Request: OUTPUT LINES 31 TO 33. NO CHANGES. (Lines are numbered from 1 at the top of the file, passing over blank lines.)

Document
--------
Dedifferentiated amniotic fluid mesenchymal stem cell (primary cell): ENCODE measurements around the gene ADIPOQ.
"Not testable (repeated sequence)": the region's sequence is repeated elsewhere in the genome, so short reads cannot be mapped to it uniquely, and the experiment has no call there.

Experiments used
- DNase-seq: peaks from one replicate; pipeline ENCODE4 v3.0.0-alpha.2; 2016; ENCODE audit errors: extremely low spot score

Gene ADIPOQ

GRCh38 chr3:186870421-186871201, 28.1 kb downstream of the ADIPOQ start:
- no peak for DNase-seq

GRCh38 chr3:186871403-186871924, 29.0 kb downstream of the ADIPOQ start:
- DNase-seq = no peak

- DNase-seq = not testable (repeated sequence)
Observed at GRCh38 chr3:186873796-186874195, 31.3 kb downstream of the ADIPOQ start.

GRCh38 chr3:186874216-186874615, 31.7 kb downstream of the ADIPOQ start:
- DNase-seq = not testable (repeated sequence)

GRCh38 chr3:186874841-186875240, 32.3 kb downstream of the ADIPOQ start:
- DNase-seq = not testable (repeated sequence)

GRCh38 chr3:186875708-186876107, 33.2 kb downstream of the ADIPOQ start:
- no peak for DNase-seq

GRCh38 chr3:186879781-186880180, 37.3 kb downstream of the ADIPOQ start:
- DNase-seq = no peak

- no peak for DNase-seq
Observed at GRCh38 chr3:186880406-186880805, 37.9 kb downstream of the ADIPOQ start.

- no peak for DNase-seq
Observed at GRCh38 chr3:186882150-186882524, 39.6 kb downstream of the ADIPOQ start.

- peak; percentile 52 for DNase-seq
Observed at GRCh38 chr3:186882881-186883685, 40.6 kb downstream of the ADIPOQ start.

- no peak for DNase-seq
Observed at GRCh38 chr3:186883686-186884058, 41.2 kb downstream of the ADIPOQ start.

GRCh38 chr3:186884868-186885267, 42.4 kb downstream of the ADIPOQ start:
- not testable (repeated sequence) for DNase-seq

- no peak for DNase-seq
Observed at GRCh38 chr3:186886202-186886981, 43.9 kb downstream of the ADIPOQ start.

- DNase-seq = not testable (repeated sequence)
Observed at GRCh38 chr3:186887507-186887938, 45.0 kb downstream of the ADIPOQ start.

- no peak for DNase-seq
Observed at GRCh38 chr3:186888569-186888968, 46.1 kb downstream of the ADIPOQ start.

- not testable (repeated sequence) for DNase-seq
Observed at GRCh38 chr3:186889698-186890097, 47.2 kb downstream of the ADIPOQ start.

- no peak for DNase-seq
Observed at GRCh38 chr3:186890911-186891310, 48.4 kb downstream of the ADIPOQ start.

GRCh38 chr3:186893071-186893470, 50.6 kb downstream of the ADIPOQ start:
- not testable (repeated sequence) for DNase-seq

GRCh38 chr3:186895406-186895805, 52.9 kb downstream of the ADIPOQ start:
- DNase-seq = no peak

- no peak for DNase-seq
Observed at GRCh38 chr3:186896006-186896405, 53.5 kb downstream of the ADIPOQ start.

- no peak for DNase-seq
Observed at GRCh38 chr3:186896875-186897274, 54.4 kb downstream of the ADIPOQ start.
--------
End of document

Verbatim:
Observed at GRCh38 chr3:186886202-186886981, 43.9 kb downstream of the ADIPOQ start.

- DNase-seq = not testable (repeated sequence)
Observed at GRCh38 chr3:186887507-186887938, 45.0 kb downstream of the ADIPOQ start.